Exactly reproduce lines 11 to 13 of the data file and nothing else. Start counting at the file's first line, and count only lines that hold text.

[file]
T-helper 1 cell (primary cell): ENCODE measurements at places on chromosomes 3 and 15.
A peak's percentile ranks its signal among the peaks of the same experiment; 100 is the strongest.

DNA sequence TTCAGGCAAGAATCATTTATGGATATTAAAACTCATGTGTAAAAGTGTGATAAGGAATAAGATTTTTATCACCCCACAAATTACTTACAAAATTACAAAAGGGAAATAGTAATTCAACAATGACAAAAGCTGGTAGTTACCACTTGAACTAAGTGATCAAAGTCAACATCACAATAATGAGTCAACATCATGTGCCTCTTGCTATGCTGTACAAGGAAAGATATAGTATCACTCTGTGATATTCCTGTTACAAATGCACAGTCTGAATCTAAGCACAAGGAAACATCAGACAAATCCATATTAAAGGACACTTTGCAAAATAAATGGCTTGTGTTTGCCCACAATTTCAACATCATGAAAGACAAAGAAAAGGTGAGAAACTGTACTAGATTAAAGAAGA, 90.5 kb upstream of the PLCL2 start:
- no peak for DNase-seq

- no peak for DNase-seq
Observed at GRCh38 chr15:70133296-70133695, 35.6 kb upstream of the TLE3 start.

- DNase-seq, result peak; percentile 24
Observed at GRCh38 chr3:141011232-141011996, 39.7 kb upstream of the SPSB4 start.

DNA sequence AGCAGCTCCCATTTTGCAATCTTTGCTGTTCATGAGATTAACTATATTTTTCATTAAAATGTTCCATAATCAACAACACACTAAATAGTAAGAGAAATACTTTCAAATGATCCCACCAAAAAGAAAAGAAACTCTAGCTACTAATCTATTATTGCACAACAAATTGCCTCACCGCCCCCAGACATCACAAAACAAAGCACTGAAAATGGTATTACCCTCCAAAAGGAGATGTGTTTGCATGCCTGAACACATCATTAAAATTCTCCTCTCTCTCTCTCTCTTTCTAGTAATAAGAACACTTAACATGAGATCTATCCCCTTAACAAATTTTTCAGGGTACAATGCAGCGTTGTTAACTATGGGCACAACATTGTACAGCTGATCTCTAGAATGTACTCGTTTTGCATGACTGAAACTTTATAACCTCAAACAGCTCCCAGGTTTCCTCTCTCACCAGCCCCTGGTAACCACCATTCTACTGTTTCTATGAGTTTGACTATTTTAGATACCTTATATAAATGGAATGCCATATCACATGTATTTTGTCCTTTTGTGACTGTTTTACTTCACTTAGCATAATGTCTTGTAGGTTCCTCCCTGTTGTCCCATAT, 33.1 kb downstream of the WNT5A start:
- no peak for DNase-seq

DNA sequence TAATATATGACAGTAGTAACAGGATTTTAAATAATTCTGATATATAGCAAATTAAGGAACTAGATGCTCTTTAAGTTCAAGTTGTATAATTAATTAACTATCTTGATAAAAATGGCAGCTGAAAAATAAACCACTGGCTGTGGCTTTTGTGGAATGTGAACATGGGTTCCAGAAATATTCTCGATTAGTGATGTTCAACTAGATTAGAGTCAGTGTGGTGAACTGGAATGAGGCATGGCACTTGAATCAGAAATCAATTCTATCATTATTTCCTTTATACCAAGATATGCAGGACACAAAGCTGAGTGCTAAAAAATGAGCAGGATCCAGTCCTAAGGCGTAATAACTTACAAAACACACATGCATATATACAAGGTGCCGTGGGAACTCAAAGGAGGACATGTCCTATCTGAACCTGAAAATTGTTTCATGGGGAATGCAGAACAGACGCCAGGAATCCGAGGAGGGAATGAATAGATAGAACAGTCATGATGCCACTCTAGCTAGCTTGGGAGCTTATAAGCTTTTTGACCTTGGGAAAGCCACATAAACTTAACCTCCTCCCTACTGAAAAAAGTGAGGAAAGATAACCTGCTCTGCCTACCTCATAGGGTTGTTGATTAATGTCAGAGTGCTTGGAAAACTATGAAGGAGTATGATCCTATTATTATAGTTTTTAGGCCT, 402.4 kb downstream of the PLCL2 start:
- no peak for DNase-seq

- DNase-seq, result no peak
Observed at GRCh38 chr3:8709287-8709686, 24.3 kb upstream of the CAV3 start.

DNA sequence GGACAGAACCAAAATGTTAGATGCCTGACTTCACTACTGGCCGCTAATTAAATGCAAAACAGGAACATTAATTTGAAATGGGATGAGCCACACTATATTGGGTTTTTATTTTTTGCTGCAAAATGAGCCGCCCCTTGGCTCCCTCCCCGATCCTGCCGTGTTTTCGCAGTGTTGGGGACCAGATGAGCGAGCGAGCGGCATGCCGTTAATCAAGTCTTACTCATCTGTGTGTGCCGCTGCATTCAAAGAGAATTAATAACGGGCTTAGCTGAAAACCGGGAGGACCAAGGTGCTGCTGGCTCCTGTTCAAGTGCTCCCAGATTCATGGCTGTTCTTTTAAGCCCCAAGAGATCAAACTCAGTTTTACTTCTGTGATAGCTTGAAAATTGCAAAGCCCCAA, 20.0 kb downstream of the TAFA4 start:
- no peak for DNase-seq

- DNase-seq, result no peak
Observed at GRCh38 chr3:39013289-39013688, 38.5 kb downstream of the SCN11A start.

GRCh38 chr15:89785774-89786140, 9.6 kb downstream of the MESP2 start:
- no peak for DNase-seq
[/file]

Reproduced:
DNA sequence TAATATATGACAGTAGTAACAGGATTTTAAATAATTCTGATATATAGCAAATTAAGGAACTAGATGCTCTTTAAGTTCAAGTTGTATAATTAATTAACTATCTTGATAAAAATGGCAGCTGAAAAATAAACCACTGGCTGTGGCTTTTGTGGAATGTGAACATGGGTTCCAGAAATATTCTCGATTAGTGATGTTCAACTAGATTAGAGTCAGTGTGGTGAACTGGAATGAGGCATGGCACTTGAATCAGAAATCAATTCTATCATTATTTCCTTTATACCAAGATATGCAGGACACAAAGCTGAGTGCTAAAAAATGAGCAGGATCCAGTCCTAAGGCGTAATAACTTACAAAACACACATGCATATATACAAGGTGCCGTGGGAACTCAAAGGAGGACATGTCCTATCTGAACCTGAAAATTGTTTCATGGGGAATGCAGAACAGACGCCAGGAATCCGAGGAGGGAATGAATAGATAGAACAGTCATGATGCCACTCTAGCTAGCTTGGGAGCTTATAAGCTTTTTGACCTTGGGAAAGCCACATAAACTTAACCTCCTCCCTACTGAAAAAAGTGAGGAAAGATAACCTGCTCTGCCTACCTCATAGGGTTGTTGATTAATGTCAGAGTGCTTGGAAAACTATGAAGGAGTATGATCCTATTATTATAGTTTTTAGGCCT, 402.4 kb downstream of the PLCL2 start:
- no peak for DNase-seq

- DNase-seq, result no peak